On the whole, my response to this part of your comment is probably best described as "mildly bemused", with maybe a side helping of "gently skeptical".
I think (though I'm not certain) that what you're trying to say here is that the same arguments I made for "deceiving the operators" being a hard thing to train out of a (sufficiently capable) system, double as arguments against the system acquiring any advanced capabilities (e.g. engineering diamondoid-shelled bacteria) at all. In which case: I... disagree? These two things—not being deceptive vs being good at engineering—seem like two very different targets with vastly different structures, and it doesn't look to me like there's any kind of thread connecting the two.
(I should note that this feels quite similar to the poetry analogy you made—which also looks to me like it simply presented another, unrelated task, and then declared by fiat that learning this task would have strong implications for learning the "avoid deception" task. I don't think that's a valid argument, at least without some more concrete reason for expecting these tasks to share relevant structure.)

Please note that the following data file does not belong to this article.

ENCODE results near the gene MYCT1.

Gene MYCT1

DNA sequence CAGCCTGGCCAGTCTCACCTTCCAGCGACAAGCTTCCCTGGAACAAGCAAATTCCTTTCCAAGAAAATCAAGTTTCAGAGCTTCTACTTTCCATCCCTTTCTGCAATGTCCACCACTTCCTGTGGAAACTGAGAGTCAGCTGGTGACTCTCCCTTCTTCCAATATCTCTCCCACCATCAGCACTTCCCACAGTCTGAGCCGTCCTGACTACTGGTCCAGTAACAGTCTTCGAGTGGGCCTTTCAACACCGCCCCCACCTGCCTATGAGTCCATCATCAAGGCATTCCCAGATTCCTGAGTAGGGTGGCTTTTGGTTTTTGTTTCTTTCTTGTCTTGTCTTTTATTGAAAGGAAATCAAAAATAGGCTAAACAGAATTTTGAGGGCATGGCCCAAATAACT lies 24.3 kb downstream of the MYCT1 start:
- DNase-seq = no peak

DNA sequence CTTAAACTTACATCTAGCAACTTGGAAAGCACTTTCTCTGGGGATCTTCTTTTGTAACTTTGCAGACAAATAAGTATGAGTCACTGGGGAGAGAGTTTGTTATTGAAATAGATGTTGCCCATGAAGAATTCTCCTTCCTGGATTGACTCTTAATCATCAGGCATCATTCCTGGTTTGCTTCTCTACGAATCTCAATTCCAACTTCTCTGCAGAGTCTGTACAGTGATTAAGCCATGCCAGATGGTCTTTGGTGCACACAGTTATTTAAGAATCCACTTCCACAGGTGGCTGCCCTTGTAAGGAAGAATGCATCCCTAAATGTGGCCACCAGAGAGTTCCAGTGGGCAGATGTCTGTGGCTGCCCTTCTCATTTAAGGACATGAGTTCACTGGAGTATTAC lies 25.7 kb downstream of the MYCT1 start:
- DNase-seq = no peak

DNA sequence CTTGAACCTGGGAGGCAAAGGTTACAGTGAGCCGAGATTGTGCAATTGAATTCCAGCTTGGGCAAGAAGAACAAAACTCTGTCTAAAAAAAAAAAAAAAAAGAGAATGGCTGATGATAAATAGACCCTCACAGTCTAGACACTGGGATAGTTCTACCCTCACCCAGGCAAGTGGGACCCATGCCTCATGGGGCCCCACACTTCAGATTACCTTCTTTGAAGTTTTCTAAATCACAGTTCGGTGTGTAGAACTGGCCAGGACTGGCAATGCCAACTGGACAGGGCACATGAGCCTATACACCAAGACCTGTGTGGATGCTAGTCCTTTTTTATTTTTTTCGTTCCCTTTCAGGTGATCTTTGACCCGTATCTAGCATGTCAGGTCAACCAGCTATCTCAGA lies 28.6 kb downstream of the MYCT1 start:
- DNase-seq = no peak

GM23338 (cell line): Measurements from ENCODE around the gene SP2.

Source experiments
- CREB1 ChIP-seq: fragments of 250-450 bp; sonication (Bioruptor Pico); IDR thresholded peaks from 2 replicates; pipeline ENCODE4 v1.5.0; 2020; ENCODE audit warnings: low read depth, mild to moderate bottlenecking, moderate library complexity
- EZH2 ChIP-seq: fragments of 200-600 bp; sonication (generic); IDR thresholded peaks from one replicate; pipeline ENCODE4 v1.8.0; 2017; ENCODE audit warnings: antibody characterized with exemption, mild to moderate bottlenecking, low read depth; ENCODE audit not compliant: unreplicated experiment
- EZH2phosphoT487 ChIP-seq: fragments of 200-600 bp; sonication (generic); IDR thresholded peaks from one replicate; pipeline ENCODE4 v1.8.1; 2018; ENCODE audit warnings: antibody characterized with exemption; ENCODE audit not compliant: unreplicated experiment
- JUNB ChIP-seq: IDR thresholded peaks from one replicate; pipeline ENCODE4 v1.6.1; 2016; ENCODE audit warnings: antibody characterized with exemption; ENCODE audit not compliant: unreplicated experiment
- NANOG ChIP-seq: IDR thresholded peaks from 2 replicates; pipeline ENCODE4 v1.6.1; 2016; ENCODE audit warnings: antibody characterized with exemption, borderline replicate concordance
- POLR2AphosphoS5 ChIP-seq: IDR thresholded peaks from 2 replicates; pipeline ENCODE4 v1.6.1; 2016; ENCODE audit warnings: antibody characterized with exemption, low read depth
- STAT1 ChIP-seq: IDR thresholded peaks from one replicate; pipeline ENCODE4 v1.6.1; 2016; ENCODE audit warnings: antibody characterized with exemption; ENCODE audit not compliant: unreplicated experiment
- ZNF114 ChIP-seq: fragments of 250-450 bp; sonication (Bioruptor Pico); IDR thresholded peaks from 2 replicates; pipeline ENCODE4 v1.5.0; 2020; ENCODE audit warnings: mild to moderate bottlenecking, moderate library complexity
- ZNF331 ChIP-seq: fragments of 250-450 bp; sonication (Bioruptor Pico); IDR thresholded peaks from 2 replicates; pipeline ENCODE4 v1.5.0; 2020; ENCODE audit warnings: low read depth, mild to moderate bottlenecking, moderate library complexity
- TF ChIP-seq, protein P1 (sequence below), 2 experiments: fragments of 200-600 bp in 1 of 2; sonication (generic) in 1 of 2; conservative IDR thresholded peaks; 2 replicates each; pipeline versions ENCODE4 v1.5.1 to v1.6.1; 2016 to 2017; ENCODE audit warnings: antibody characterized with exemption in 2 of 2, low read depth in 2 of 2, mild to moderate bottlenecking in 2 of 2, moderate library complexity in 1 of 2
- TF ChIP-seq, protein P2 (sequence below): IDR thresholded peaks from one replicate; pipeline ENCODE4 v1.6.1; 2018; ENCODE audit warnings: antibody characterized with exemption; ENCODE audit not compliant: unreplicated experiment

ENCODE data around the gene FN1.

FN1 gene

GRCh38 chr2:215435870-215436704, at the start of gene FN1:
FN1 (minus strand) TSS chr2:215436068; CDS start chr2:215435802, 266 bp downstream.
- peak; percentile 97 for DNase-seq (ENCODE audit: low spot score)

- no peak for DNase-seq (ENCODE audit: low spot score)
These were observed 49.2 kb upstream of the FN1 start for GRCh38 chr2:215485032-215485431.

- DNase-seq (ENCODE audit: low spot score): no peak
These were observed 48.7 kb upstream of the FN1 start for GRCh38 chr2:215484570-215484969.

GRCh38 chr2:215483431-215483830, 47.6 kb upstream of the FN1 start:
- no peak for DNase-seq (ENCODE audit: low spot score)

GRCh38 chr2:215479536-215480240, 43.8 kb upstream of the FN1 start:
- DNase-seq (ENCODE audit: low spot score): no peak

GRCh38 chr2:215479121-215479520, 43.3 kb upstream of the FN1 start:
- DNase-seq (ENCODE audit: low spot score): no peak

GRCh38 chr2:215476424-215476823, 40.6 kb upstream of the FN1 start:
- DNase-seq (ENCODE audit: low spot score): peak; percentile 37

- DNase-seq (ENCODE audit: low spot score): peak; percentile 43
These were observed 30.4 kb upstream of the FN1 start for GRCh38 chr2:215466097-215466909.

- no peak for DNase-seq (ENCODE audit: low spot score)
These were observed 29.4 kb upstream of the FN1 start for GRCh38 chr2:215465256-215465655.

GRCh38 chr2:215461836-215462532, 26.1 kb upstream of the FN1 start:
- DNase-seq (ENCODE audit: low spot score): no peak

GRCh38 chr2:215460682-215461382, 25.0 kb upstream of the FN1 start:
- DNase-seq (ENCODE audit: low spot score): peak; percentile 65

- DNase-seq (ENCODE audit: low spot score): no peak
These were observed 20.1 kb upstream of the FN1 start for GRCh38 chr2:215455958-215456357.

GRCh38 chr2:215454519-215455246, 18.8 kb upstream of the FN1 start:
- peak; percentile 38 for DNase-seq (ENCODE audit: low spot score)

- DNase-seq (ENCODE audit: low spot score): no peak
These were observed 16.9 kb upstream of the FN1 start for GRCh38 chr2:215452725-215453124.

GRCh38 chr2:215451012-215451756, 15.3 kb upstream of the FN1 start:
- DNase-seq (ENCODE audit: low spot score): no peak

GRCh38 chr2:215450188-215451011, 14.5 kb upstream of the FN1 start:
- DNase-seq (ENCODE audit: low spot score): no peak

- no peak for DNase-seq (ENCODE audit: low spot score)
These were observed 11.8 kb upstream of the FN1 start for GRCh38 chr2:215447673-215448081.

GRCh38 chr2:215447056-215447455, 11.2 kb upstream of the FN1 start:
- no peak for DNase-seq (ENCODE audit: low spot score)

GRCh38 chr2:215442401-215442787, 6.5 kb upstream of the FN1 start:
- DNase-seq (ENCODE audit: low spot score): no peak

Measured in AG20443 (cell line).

As for "10 times more honesty training", well: it's not clear to me how that would work in practice. I've already argued that it's not as simple as just giving the AI more examples of honesty or increasing the weight of honesty-related data points; you can give it all the data in the world, but if that data is all drawn from an impoverished distribution, it's not going to help much. The main issue here isn't the quantity of training data, but rather the structure of the training process and the kind of data the system needs in order to learn the concept of deception and the injunction against it in a way that doesn't break as it grows in capability.
To use a rough analogy: you can't teach someone to be fluent in a foreign language just by exposing them to ten times more examples of a single sentence. Similarly, simply giving an AI more examples of honesty, without addressing the deeper issues of concept learning and generalization, is unlikely to result in a system that consistently avoids deception at a superintelligent level.